Medication without harm: why this is a topic everyone in western Sydney needs to be across

Each person living in western Sydney will, at some point in their life, take medications to prevent or treat illness, so it’s important for everyone to be aware that medications can cause serious harm if incorrectly stored, prescribed, dispensed, administered or if monitored insufficiently.

World Patient Safety Day is held each year on 17 September and raises awareness around medication safety.

This year at Westmead Hospital, the pharmacy department and volunteers from WentWest (the Western Sydney Primary Health Network), delivered various promotional activities to ensure that medication safety was front-of-mind for nurses, pharmacists, medical officers, patients and visitors.

In particular, the team endeavoured to encourage a dialogue around the key focus areas ‘transitions of care’ and ‘inappropriate polypharmacy’ and promote associated primary care programs and other initiatives available to patients in these areas.

They also prepared a quiz in partnership with the patient safety team around high-risk medicines and encouraged all team members to engage with their ward pharmacist who are on-hand to provide clinical support to nurses.

The whole day was very well received, and we thoroughly enjoyed our discussions with visitors and handing out helpful ‘medicine lists’ and pens,” said Westmead Hospital clinical pharmacist Rozanna Alameddine.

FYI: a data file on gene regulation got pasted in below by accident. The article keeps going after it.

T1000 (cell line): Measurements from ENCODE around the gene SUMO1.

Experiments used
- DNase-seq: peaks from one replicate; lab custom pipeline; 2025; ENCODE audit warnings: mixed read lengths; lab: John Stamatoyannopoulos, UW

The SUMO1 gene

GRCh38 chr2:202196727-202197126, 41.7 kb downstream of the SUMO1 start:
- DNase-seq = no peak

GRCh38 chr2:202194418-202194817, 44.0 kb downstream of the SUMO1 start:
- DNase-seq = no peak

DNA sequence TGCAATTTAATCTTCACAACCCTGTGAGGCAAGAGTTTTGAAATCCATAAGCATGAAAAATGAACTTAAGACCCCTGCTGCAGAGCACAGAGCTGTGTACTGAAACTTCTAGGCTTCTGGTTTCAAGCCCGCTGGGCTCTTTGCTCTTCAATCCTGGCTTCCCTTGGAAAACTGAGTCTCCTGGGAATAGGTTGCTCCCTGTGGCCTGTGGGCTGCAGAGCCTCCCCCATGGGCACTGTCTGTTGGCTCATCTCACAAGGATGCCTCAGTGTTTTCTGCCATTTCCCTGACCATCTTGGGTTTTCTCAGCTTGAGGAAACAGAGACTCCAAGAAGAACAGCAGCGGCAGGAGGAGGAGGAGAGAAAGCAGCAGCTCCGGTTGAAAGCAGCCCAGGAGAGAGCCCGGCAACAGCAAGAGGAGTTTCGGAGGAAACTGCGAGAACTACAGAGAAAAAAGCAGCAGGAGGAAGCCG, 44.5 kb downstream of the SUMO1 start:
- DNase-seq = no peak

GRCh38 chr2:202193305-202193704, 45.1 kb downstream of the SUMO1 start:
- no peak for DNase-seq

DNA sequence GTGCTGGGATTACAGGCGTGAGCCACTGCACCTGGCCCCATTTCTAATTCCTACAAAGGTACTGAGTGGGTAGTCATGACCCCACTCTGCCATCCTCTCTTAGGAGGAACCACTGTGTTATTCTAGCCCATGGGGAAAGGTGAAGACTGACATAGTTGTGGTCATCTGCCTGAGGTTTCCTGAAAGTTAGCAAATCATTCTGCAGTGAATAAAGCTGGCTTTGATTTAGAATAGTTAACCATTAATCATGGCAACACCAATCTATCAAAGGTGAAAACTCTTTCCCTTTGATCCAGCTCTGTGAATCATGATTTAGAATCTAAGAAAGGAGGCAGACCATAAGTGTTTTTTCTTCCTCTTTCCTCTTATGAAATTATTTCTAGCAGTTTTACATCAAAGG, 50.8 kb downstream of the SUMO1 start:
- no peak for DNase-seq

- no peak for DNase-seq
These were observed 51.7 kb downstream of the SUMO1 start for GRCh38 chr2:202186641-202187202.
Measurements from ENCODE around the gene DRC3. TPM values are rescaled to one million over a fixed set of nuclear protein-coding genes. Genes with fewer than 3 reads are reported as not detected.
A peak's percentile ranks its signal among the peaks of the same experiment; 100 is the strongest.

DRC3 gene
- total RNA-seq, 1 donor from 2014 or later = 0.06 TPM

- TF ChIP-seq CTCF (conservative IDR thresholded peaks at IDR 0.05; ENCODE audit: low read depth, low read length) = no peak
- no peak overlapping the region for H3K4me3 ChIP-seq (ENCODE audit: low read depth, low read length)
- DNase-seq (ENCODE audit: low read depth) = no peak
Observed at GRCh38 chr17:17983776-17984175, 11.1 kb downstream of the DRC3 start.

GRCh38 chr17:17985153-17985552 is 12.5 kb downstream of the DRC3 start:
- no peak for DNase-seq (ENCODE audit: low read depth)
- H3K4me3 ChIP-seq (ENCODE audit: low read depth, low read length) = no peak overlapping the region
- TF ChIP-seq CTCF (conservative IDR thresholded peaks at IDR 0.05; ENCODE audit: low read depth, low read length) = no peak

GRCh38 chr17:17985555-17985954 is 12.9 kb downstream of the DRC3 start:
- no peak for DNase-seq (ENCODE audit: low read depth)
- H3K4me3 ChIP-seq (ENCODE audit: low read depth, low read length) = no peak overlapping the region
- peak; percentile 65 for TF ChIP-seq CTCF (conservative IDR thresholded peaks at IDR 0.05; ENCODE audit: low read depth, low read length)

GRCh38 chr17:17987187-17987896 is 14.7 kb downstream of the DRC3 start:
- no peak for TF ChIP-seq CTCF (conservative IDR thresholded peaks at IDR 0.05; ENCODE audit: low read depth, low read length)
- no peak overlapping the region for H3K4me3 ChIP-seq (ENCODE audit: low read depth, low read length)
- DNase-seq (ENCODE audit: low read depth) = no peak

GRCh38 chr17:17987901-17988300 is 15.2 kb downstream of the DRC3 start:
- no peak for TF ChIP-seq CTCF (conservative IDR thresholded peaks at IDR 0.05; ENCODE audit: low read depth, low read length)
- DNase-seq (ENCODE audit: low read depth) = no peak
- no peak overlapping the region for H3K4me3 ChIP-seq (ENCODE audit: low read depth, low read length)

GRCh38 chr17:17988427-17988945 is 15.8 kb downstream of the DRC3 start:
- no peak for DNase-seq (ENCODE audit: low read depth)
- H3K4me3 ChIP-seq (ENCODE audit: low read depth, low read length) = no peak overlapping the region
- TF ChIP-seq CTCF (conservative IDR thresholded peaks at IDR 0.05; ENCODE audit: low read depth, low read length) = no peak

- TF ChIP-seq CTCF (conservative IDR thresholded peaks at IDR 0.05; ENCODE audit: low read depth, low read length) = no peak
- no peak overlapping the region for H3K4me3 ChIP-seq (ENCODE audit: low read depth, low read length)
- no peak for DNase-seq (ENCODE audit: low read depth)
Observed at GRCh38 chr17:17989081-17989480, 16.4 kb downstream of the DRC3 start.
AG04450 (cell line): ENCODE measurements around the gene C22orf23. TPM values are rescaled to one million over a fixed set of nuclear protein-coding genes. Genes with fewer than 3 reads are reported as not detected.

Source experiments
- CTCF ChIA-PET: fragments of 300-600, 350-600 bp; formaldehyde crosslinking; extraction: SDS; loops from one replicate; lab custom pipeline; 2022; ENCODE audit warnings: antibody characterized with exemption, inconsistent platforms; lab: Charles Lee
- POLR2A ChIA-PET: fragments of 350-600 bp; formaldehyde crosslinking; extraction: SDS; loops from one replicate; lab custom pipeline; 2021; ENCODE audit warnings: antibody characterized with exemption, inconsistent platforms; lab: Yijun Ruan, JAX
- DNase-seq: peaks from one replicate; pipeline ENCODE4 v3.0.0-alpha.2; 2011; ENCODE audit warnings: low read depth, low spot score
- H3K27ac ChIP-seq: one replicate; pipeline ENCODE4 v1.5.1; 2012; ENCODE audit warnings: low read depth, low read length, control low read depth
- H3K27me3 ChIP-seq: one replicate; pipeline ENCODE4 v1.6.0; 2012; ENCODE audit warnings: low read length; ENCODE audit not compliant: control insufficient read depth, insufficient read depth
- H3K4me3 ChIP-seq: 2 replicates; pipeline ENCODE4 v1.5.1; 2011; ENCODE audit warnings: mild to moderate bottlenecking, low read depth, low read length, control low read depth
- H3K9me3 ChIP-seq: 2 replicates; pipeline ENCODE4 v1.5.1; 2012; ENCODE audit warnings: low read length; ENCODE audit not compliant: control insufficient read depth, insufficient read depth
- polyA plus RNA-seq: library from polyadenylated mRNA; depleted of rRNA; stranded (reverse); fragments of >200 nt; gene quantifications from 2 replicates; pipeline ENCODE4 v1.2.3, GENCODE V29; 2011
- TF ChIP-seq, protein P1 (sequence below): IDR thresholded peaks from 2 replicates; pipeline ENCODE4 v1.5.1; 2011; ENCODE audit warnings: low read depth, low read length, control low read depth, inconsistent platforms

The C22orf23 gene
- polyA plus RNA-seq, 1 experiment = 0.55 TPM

“We heard comments such as “medication safety is so important” and “I wish we had these stands more regularly; this information is so helpful” which was great to hear.

“This knowledge gives patients the confidence to speak up when something doesn’t feel right or if they have developed unwanted side effects.”

The pharmacy team also collaborated with Western Sydney Local Health District’s Centre for Population Health team to promote the seven-week falls prevention program, ‘Stepping On’.

“Medications can contribute significantly to falls risk in elderly patients and it is vital that we empower patients to reduce medication related harm by knowing what medications they take, and why they are necessary,” said Rozanna.

Gauri Miszka, a clinical pharmacist from the Centre for Population Health’s Hospital in the Home service, is passionate about preventing medication-related falls and said it’s important for people to be aware that “any medication that reduces blood pressure, slows the heart, or acts on the brain, can cause falls”.

“I’d encourage older adults to talk with their local doctor or pharmacist about their medications, and to check if they may need a safer, alternative medication due to possible risk of falls,” said Garui.

People aged 65 and over can find out about ways to prevent falls by joining the free Stepping On program that includes talks from an expert guest speaker and gentle balance and strength exercises.

Programs run across western Sydney with two programs in Telopea and Epping starting mid-October 2022.

Please contact the Centre for Population Health on (02) 9840 3603 and ask for Elise Harding, or email: to find out more!